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United States Department of Agriculture

Agricultural Research Service

Research Project: GLASSY-WINGED SHARPSHOOTER AND PIERCE'S DISEASE Title: Dispersal, patch Leaving, and distribution of Homalodisca vitripennis (Hemiptera: Cicadellidae)

Authors
item Northfield, T -
item Mizell, R -
item Paini, D -
item Andersen, P -
item Brodbeck, B -
item Riddle, T -
item Hunter, Wayne

Submitted to: Environmental Entomology
Publication Type: Peer Reviewed Journal
Publication Acceptance Date: March 30, 2009
Publication Date: April 14, 2009
Citation: Northfield, T., Mizell, R., Paini, D., Andersen, P., Brodbeck, B., Riddle, T., Hunter, W.B. 2009. Dispersal, patch Leaving, and distribution of Homalodisca vitripennis (Hemiptera: Cicadellidae). Environmental Entomology. 38(1):183-191.

Interpretive Summary: We produced a behavioral model which integrates leafhopper behavior and life history strategies with nutritional requirements, as a useful tool to understand the patterns of leafhopper host plant utilization, vector behavior and ecology, and aids the development of better biological control and habitat manipulation strategies aimed at reducing the spread of Pierce’s disease by the glassy-winged sharpshooter leafhopper and other related species. Pierce’s disease causes millions of dollars in losses to southern California vineyards. To calculate the movements of these leafhoppers, the effects of surrounding vegetation on the dispersal and distribution needed to be examined. The relationship between dispersal rates and plant-patch quality was tested, as well as the basic predictions of the marginal value theorem. Additional experiments were conducted to compare sharpshooter distribution in an isolated crape myrtle patch and a patch bordering two alternative host patches. In mark-release-recapture tests, sharpshooters dispersed farther from the release point in a patch of low-quality host plants than in patches of the high-quality host crape myrtle. In addition, sharpshooters remained in crape myrtle patches longer. In distribution tests, sharpshooters were more abundant in the patch center than patch edges in the isolated crape myrtle patch, but in a patch bordering cottonwood and peach, sharpshooter numbers were generally higher along the edges of the patch. These data suggest that alternate hosts bordering cropping systems may be important to the spatial dynamics of the glassy-winged sharpshooter. Implications of these spatial observations on the biology and movement of H. vitripennis directly influence where and which management strategies and methods should be applied.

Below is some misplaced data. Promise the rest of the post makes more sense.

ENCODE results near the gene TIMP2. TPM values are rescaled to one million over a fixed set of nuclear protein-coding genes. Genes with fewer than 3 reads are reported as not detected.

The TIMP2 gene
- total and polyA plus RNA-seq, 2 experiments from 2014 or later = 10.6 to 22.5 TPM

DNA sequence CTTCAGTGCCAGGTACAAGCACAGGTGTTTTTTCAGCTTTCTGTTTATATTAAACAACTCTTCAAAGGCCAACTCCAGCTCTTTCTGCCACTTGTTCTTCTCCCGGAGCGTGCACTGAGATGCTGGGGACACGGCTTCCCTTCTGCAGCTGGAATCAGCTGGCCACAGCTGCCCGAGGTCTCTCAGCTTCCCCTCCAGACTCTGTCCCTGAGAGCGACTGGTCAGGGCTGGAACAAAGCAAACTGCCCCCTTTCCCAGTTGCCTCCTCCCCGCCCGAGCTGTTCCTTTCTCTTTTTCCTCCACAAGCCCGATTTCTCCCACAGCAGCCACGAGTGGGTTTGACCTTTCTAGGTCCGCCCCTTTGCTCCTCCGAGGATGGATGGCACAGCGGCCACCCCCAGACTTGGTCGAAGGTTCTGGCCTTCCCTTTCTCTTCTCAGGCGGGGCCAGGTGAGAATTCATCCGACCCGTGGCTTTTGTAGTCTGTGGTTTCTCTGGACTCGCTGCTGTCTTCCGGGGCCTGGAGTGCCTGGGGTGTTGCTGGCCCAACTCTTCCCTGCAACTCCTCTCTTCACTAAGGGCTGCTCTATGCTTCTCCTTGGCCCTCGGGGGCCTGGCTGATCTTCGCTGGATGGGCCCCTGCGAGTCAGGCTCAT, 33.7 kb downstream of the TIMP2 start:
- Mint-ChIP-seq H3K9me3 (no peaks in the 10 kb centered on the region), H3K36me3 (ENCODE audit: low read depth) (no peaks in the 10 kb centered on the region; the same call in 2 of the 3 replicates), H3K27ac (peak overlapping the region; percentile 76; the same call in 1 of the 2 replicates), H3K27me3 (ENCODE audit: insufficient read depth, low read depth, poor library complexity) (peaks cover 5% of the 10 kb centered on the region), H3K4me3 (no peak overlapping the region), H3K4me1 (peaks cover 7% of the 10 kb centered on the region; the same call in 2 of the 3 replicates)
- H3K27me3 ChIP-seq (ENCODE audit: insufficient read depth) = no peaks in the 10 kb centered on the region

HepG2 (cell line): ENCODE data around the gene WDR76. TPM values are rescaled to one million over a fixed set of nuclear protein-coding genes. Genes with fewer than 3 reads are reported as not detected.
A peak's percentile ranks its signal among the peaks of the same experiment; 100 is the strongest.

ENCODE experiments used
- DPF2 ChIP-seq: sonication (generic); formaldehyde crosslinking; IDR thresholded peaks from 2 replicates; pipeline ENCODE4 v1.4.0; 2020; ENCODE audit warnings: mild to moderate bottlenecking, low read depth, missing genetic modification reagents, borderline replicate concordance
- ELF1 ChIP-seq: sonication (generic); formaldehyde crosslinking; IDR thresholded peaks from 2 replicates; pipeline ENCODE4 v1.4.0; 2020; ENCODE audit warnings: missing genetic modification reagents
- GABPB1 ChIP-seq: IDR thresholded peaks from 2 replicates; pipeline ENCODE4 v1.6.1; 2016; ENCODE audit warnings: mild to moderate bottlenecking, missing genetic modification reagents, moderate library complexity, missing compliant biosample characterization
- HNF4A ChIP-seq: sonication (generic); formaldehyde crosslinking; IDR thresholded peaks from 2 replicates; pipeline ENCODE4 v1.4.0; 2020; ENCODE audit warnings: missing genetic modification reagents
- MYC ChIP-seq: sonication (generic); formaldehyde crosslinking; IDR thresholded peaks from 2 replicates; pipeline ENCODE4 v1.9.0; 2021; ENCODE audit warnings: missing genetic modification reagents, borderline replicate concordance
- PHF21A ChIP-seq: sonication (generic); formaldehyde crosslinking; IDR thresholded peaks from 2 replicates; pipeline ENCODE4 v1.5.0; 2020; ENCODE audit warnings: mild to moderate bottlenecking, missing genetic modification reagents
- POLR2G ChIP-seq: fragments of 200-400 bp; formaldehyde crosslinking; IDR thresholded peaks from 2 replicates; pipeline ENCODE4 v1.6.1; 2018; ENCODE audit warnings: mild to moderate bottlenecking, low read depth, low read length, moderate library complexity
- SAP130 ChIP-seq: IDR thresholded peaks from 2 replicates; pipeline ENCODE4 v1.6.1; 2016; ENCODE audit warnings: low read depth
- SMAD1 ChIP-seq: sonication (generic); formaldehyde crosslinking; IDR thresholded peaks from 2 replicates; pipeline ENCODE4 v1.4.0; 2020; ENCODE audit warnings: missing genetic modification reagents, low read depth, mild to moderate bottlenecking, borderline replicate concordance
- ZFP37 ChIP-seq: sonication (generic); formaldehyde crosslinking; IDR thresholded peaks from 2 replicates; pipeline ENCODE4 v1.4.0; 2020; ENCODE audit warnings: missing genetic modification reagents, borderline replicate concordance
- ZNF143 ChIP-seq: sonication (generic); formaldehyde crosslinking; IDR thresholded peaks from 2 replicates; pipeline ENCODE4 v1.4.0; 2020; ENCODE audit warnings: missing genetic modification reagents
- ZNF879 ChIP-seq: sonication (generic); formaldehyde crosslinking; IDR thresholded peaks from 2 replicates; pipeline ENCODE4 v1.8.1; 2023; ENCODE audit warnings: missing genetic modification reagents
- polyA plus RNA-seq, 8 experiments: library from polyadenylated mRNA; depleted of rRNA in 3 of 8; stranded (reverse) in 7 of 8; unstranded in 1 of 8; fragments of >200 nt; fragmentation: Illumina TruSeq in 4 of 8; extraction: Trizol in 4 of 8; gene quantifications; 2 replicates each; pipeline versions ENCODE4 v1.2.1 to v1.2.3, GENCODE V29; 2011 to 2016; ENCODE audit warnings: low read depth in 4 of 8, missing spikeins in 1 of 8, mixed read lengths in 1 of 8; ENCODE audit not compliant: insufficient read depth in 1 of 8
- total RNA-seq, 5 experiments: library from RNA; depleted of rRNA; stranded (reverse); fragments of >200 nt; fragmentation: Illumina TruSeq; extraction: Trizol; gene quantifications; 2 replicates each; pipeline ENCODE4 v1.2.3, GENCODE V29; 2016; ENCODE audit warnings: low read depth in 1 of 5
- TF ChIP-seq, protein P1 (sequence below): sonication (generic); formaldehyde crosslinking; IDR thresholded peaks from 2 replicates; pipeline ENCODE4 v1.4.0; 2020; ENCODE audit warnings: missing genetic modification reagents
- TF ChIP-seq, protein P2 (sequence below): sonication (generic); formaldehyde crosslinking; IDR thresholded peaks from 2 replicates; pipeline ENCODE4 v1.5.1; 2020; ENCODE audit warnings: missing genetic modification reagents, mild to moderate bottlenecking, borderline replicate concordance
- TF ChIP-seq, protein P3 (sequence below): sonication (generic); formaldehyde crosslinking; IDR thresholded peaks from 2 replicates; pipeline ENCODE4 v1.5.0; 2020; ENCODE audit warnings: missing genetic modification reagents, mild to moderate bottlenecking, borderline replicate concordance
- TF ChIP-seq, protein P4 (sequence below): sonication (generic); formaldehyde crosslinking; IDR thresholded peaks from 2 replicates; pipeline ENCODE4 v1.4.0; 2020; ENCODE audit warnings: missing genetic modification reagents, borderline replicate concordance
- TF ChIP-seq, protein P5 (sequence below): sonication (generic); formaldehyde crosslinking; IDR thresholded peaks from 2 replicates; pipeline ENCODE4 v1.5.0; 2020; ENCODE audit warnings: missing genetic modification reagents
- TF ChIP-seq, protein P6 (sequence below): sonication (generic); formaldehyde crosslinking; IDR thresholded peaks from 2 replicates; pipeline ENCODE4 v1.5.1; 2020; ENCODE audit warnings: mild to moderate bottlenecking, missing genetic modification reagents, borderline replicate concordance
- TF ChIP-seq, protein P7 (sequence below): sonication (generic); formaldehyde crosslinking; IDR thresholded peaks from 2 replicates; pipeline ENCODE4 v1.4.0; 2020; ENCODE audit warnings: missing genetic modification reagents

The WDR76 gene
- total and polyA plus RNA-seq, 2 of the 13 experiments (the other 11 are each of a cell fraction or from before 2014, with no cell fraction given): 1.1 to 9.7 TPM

Technical Abstract: Influences on the dispersal, distribution, and residence times of the glassy-winged sharpshooter leafhopper, Homalodisca vitripennis (Germar), were measured to establish a model of leafhopper behavior. This model aids in the management and design of cropping systems to reduce Pierce’s disease in grapes and other woody crops. Pierce’s disease causes millions of dollars in damage to southern California vineyards. However, the effects of surrounding vegetation on the dispersal and distribution of H. vitripennis are poorly understood. Therefore, the relationship between dispersal rates and patch quality was tested, as well as the basic predictions of the marginal value theorem. Additional experiments were conducted to compare the H. vitripennis distribution in an isolated crape myrtle (Lagerstroemia indica) patch and a L. indica patch bordering two alternative host patches. In mark-release-recapture tests, H. vitripennis dispersed farther from the release point in a patch of low-quality host plants (Prunus persica) than in patches of high-quality host plants (L. indica). In addition, H. vitripennis remained in L. indica patches longer than in P. persica patches and adjusted patch residence times in P. persica in direct correlation with the known changes in plant physiology. These data suggest that H. vitripennis follows the basic predictions of marginal value theorem. Remaining in nutritionally beneficial host patches longer, and dispersing as the physiology of these plants change and their nutritional quality decreases. In distribution tests, H. vitripennis were more abundant in the patch center than patch edges in the isolated L. indica patch, but in a patch bordering cottonwood (Populus sp.) and peach (P. persica), H. vitripennis numbers were generally higher along the edges of the patch. These data suggest that alternate hosts bordering cropping systems are important and my influence the spatial dynamics of H. vitripennis. Implications of being able to define these influences, and spatial observations, on the biology and behaviors of H. vitripennis, provide new insights for the development of more efficacious management strategies and methods.

Last Modified: 10/24/2014
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